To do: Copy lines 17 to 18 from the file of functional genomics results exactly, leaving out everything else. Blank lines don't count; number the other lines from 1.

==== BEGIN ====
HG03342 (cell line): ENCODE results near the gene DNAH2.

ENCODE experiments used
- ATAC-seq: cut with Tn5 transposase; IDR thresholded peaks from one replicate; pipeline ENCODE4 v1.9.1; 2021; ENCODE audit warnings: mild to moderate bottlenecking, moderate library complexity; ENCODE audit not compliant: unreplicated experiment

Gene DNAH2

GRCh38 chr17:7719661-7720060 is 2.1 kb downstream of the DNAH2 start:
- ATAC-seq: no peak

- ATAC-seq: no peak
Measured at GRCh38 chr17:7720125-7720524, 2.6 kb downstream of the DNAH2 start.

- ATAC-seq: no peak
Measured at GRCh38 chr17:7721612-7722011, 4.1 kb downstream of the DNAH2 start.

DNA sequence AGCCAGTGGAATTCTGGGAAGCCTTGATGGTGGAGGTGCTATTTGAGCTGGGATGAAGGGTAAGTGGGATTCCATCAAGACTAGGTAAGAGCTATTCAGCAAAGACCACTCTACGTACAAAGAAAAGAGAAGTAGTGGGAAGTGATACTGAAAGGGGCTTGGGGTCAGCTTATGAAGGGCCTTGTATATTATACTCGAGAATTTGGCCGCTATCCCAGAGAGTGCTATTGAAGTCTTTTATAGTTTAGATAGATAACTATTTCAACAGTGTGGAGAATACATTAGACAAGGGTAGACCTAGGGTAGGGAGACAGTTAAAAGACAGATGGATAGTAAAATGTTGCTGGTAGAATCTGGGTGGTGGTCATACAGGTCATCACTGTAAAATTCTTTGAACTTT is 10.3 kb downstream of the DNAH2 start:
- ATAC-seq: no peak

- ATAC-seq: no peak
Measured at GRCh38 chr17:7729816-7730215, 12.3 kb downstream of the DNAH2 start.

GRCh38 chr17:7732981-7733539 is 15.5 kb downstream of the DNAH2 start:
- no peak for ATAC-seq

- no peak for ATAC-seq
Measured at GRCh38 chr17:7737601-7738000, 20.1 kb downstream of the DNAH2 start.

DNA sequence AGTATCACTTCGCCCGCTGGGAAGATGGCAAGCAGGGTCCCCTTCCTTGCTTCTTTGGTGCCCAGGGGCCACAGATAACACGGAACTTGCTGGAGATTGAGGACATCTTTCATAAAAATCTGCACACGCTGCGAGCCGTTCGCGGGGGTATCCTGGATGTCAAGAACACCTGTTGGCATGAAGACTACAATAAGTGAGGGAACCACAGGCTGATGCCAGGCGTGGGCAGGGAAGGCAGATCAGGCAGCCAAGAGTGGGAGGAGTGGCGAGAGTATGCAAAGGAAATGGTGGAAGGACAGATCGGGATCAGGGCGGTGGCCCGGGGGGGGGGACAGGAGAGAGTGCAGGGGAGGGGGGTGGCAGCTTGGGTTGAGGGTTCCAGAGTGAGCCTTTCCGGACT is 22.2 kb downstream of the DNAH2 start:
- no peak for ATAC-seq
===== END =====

- no peak for ATAC-seq
Measured at GRCh38 chr17:7737601-7738000, 20.1 kb downstream of the DNAH2 start.